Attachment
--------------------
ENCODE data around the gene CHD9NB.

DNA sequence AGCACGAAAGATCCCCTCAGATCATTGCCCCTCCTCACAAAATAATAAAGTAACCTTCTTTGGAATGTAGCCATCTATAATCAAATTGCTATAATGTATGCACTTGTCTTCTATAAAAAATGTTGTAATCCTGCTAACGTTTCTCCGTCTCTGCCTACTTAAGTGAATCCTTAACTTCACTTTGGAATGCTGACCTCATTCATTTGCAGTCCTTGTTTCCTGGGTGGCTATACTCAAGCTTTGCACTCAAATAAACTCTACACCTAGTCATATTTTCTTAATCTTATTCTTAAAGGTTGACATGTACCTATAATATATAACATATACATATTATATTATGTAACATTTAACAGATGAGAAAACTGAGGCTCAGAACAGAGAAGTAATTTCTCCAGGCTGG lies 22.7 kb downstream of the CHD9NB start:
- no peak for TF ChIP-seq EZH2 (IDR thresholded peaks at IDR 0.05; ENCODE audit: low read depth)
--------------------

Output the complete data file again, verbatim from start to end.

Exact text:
ENCODE data around the gene CHD9NB.

DNA sequence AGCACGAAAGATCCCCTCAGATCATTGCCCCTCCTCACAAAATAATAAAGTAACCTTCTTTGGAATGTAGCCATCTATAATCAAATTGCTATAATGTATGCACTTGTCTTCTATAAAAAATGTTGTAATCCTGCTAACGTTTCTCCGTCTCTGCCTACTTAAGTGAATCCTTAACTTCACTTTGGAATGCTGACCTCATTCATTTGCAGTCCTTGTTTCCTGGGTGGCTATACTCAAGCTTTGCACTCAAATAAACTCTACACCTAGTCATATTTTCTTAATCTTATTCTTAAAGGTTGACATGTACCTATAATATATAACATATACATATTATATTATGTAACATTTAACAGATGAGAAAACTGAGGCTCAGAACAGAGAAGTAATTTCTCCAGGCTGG lies 22.7 kb downstream of the CHD9NB start:
- no peak for TF ChIP-seq EZH2 (IDR thresholded peaks at IDR 0.05; ENCODE audit: low read depth)